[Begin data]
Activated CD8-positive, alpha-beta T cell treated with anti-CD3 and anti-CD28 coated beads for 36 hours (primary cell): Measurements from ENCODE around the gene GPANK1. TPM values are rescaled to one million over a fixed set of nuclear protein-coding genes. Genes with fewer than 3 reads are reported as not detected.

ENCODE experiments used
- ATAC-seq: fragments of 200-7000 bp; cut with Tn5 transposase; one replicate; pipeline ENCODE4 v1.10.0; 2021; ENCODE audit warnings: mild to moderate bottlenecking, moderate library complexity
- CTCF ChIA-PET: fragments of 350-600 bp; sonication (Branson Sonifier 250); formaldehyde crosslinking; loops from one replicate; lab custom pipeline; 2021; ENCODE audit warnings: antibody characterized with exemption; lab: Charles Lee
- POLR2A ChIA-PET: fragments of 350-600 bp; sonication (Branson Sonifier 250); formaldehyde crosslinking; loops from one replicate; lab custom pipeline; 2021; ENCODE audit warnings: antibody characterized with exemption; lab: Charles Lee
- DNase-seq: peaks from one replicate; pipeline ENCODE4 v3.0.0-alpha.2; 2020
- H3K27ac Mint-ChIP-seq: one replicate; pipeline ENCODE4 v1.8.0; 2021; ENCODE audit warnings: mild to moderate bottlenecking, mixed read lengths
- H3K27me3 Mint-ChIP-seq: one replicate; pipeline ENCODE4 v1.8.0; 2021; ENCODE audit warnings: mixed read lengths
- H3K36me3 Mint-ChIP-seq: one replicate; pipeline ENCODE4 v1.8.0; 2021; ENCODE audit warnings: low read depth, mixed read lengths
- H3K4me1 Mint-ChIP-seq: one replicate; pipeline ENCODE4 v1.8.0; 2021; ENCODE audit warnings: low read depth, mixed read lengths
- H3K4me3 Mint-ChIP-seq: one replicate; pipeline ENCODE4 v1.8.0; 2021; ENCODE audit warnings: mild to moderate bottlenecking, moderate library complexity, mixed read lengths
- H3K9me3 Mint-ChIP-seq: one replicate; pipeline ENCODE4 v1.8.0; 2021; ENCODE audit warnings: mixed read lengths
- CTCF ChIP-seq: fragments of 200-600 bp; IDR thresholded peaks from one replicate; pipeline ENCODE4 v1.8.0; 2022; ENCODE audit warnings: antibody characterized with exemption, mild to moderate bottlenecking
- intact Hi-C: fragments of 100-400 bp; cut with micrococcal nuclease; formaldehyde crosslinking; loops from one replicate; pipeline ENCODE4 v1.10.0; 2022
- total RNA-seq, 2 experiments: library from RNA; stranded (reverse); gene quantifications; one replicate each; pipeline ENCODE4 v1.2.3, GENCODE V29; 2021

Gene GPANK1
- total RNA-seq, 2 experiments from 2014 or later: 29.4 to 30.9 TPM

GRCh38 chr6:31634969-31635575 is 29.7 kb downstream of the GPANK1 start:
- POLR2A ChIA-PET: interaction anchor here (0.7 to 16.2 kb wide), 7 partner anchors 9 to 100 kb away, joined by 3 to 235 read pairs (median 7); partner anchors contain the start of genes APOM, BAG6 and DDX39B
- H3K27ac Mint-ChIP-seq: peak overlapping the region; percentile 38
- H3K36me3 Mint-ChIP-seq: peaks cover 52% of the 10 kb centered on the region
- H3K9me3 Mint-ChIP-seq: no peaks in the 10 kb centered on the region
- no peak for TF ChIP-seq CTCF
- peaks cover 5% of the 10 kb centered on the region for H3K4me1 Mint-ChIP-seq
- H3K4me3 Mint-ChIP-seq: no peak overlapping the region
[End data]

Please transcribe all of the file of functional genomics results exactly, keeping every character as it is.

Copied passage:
Activated CD8-positive, alpha-beta T cell treated with anti-CD3 and anti-CD28 coated beads for 36 hours (primary cell): Measurements from ENCODE around the gene GPANK1. TPM values are rescaled to one million over a fixed set of nuclear protein-coding genes. Genes with fewer than 3 reads are reported as not detected.

ENCODE experiments used
- ATAC-seq: fragments of 200-7000 bp; cut with Tn5 transposase; one replicate; pipeline ENCODE4 v1.10.0; 2021; ENCODE audit warnings: mild to moderate bottlenecking, moderate library complexity
- CTCF ChIA-PET: fragments of 350-600 bp; sonication (Branson Sonifier 250); formaldehyde crosslinking; loops from one replicate; lab custom pipeline; 2021; ENCODE audit warnings: antibody characterized with exemption; lab: Charles Lee
- POLR2A ChIA-PET: fragments of 350-600 bp; sonication (Branson Sonifier 250); formaldehyde crosslinking; loops from one replicate; lab custom pipeline; 2021; ENCODE audit warnings: antibody characterized with exemption; lab: Charles Lee
- DNase-seq: peaks from one replicate; pipeline ENCODE4 v3.0.0-alpha.2; 2020
- H3K27ac Mint-ChIP-seq: one replicate; pipeline ENCODE4 v1.8.0; 2021; ENCODE audit warnings: mild to moderate bottlenecking, mixed read lengths
- H3K27me3 Mint-ChIP-seq: one replicate; pipeline ENCODE4 v1.8.0; 2021; ENCODE audit warnings: mixed read lengths
- H3K36me3 Mint-ChIP-seq: one replicate; pipeline ENCODE4 v1.8.0; 2021; ENCODE audit warnings: low read depth, mixed read lengths
- H3K4me1 Mint-ChIP-seq: one replicate; pipeline ENCODE4 v1.8.0; 2021; ENCODE audit warnings: low read depth, mixed read lengths
- H3K4me3 Mint-ChIP-seq: one replicate; pipeline ENCODE4 v1.8.0; 2021; ENCODE audit warnings: mild to moderate bottlenecking, moderate library complexity, mixed read lengths
- H3K9me3 Mint-ChIP-seq: one replicate; pipeline ENCODE4 v1.8.0; 2021; ENCODE audit warnings: mixed read lengths
- CTCF ChIP-seq: fragments of 200-600 bp; IDR thresholded peaks from one replicate; pipeline ENCODE4 v1.8.0; 2022; ENCODE audit warnings: antibody characterized with exemption, mild to moderate bottlenecking
- intact Hi-C: fragments of 100-400 bp; cut with micrococcal nuclease; formaldehyde crosslinking; loops from one replicate; pipeline ENCODE4 v1.10.0; 2022
- total RNA-seq, 2 experiments: library from RNA; stranded (reverse); gene quantifications; one replicate each; pipeline ENCODE4 v1.2.3, GENCODE V29; 2021

Gene GPANK1
- total RNA-seq, 2 experiments from 2014 or later: 29.4 to 30.9 TPM

GRCh38 chr6:31634969-31635575 is 29.7 kb downstream of the GPANK1 start:
- POLR2A ChIA-PET: interaction anchor here (0.7 to 16.2 kb wide), 7 partner anchors 9 to 100 kb away, joined by 3 to 235 read pairs (median 7); partner anchors contain the start of genes APOM, BAG6 and DDX39B
- H3K27ac Mint-ChIP-seq: peak overlapping the region; percentile 38
- H3K36me3 Mint-ChIP-seq: peaks cover 52% of the 10 kb centered on the region
- H3K9me3 Mint-ChIP-seq: no peaks in the 10 kb centered on the region
- no peak for TF ChIP-seq CTCF
- peaks cover 5% of the 10 kb centered on the region for H3K4me1 Mint-ChIP-seq
- H3K4me3 Mint-ChIP-seq: no peak overlapping the region